SAN GABRIEL, Chile — At 4 p.m. sharp on a chilly October afternoon, more than a dozen women walked onto the main road of this tiny Andean town and launched a protest that backed up traffic for blocks.
The women wanted their local government to build more sewer lines, and they'd taken it upon themselves to force the issue. Many of them were single mothers, separated or divorced from their husbands. Those who were still married were living alone while their spouses worked hundreds of miles away in northern Chile.
“There are no men left in this town,” said Julia Severino, 24, who manned the blockade with her young son. “So we women, we’re taking matters into our hands.”
The women of San Gabriel have plenty of company in Latin America.
Across the region, a major social shift is under way as traditional, two-parent households led by men give way to growing numbers of families run by women, many of them single mothers.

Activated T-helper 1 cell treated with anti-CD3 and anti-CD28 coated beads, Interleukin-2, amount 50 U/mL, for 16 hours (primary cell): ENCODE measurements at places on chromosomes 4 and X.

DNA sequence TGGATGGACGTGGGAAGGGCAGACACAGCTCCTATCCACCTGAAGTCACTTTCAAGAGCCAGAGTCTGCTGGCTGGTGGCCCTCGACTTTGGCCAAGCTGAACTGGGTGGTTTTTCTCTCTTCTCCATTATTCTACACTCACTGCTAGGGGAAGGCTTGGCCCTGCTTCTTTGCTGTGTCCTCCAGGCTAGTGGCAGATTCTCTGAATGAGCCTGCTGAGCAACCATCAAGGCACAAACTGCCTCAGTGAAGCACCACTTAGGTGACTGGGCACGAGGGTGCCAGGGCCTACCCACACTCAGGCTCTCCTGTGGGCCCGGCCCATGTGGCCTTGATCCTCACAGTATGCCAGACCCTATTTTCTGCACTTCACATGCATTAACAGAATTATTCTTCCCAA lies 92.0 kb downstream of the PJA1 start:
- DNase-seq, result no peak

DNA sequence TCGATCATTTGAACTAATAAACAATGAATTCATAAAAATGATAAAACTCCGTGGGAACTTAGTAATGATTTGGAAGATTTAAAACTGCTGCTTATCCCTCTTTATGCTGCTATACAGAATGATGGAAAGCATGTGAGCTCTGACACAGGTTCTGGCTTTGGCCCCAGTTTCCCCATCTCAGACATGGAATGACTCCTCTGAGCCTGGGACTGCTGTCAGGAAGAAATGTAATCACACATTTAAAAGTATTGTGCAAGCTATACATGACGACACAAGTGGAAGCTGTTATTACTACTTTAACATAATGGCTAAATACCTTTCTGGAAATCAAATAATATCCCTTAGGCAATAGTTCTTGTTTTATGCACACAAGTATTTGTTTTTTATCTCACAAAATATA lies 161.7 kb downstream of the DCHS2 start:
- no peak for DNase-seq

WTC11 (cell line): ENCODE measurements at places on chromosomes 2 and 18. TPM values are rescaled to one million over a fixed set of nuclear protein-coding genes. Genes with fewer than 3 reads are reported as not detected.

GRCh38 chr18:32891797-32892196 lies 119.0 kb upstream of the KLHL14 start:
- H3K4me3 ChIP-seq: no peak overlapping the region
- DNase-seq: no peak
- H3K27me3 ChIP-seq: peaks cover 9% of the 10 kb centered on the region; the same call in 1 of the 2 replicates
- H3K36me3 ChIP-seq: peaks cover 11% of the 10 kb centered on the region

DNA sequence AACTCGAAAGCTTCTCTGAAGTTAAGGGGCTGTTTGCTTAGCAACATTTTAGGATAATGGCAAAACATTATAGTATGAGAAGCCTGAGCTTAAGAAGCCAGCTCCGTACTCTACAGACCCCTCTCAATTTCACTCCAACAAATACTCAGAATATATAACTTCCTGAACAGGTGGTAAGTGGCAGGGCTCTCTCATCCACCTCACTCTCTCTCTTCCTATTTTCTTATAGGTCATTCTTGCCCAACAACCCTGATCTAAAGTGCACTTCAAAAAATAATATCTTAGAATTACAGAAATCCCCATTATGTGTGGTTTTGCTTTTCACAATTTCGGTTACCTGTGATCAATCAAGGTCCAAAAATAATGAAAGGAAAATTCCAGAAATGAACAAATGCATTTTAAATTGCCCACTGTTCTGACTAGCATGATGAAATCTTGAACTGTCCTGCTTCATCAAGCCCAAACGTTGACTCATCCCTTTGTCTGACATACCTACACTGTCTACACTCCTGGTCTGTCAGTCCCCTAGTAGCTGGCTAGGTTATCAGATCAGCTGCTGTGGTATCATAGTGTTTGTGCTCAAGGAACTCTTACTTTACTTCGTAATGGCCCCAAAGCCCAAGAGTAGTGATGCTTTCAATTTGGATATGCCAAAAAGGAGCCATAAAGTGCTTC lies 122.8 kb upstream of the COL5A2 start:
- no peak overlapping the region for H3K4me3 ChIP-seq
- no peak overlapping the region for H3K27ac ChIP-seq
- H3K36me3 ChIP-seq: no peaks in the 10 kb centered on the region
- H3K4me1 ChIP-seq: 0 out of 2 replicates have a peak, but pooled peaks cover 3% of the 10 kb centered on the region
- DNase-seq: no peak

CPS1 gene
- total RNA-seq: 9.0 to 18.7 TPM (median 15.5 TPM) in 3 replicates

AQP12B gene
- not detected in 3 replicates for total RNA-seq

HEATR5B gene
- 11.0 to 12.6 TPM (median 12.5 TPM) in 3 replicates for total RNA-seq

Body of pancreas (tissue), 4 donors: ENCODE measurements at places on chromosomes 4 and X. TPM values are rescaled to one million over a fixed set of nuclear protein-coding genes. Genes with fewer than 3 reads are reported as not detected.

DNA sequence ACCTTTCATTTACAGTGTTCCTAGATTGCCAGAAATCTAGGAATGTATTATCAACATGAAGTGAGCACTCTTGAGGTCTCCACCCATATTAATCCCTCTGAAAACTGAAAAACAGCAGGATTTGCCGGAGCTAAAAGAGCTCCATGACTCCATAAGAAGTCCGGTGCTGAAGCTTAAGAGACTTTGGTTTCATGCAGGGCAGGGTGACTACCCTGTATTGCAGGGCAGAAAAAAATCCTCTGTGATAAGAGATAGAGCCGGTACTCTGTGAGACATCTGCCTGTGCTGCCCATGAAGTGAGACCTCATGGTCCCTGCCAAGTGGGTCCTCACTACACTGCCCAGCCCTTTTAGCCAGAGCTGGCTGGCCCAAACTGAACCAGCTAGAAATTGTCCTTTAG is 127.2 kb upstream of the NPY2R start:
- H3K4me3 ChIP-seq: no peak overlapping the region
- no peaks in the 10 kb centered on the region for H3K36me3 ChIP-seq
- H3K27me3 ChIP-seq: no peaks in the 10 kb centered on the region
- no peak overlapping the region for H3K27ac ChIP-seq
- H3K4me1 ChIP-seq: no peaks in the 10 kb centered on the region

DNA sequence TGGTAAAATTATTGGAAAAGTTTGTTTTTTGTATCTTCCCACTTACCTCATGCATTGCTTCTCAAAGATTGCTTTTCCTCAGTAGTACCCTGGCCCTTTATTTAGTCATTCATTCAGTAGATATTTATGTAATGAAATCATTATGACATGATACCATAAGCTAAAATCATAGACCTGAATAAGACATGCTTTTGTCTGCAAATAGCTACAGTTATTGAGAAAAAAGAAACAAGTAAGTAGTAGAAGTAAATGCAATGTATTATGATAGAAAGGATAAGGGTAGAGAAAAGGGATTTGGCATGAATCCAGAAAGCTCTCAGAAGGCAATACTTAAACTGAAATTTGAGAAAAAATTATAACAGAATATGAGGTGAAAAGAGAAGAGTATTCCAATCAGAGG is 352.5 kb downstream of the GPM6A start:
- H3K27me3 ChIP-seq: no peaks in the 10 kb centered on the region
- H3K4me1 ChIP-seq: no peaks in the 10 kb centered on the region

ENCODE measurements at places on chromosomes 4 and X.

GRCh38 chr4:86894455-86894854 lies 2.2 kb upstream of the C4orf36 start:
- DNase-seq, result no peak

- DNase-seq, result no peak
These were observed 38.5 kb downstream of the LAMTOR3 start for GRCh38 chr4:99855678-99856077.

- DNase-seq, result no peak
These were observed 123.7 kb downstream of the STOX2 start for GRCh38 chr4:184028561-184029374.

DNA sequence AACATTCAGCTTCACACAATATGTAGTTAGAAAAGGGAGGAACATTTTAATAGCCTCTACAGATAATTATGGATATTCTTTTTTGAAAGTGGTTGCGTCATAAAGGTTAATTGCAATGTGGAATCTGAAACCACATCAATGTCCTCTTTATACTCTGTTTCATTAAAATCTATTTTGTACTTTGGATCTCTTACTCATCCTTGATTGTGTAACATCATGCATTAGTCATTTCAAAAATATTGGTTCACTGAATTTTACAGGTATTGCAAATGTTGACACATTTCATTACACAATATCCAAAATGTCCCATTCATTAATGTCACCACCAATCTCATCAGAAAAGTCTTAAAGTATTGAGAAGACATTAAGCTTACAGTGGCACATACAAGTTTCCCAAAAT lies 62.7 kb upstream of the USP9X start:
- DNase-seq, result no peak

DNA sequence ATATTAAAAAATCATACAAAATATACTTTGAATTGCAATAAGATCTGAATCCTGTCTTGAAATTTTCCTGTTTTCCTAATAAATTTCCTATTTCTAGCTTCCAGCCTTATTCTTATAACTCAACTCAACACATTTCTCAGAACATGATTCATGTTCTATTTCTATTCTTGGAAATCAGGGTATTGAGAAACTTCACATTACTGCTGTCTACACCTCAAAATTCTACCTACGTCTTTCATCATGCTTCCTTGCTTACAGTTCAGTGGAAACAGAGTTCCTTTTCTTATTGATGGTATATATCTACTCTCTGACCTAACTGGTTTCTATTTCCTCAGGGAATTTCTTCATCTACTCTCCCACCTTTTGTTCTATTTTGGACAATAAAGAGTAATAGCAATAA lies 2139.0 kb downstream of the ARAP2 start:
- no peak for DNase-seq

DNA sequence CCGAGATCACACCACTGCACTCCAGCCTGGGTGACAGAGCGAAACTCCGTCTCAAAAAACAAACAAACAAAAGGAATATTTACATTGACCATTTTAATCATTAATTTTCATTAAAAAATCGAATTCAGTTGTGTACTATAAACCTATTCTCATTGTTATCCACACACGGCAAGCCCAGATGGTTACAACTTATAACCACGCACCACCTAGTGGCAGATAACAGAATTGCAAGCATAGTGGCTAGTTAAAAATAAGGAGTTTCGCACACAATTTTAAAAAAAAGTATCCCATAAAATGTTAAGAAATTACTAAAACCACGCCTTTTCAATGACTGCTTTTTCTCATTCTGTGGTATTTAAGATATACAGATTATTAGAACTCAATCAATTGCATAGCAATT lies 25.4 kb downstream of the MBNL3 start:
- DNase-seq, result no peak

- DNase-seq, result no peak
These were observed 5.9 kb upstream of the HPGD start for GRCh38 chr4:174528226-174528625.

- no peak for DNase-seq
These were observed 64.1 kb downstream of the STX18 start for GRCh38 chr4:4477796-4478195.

More women are completing their educations, earning their own incomes and reducing their dependence on male breadwinners. They're also having fewer children.
The change has overturned age-old traditions in a region where the male-headed household, along with the extended family, has long been considered the center of society.
“We’ve moved past the generation where the woman is expected to stay at home,” said Maria Jose Lubertino, a former legislator in Argentina who now leads that country’s anti-discrimination institute. “Family structures are different, and women are extending their influence.”
In Chile, about 32 percent of households were led by women in 2002, in most cases by single mothers, according to the government’s most recent figures. That’s nearly a 25 percent jump from a decade ago.